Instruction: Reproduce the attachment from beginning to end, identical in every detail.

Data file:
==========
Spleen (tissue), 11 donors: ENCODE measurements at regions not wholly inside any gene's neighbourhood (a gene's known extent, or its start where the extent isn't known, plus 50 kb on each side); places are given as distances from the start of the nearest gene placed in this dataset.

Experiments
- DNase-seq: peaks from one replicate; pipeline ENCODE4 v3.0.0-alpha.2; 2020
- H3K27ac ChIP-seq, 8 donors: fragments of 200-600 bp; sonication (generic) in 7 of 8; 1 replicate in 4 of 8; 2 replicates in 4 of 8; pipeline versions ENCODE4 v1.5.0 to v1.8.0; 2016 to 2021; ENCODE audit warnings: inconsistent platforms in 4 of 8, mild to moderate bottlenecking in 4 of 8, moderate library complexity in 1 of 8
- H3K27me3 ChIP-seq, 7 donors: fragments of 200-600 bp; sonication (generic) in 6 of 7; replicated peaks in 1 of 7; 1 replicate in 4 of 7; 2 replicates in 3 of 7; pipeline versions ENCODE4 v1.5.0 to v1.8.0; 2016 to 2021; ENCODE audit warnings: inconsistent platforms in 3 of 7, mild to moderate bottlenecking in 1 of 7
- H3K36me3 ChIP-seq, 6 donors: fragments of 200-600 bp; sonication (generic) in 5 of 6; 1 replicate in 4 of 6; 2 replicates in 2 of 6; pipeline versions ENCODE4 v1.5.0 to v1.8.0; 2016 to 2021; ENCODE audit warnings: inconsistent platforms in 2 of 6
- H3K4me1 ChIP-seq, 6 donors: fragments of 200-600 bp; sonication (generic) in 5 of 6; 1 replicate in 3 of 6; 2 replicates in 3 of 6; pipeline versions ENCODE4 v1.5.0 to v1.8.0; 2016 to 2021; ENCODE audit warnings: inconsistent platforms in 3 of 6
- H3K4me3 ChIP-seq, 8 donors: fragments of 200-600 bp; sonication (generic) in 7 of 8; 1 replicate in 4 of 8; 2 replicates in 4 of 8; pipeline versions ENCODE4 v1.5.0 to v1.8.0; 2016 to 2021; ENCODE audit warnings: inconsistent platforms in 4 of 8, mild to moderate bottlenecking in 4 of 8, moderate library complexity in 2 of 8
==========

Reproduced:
Spleen (tissue), 11 donors: ENCODE measurements at regions not wholly inside any gene's neighbourhood (a gene's known extent, or its start where the extent isn't known, plus 50 kb on each side); places are given as distances from the start of the nearest gene placed in this dataset.

Experiments
- DNase-seq: peaks from one replicate; pipeline ENCODE4 v3.0.0-alpha.2; 2020
- H3K27ac ChIP-seq, 8 donors: fragments of 200-600 bp; sonication (generic) in 7 of 8; 1 replicate in 4 of 8; 2 replicates in 4 of 8; pipeline versions ENCODE4 v1.5.0 to v1.8.0; 2016 to 2021; ENCODE audit warnings: inconsistent platforms in 4 of 8, mild to moderate bottlenecking in 4 of 8, moderate library complexity in 1 of 8
- H3K27me3 ChIP-seq, 7 donors: fragments of 200-600 bp; sonication (generic) in 6 of 7; replicated peaks in 1 of 7; 1 replicate in 4 of 7; 2 replicates in 3 of 7; pipeline versions ENCODE4 v1.5.0 to v1.8.0; 2016 to 2021; ENCODE audit warnings: inconsistent platforms in 3 of 7, mild to moderate bottlenecking in 1 of 7
- H3K36me3 ChIP-seq, 6 donors: fragments of 200-600 bp; sonication (generic) in 5 of 6; 1 replicate in 4 of 6; 2 replicates in 2 of 6; pipeline versions ENCODE4 v1.5.0 to v1.8.0; 2016 to 2021; ENCODE audit warnings: inconsistent platforms in 2 of 6
- H3K4me1 ChIP-seq, 6 donors: fragments of 200-600 bp; sonication (generic) in 5 of 6; 1 replicate in 3 of 6; 2 replicates in 3 of 6; pipeline versions ENCODE4 v1.5.0 to v1.8.0; 2016 to 2021; ENCODE audit warnings: inconsistent platforms in 3 of 6
- H3K4me3 ChIP-seq, 8 donors: fragments of 200-600 bp; sonication (generic) in 7 of 8; 1 replicate in 4 of 8; 2 replicates in 4 of 8; pipeline versions ENCODE4 v1.5.0 to v1.8.0; 2016 to 2021; ENCODE audit warnings: inconsistent platforms in 4 of 8, mild to moderate bottlenecking in 4 of 8, moderate library complexity in 2 of 8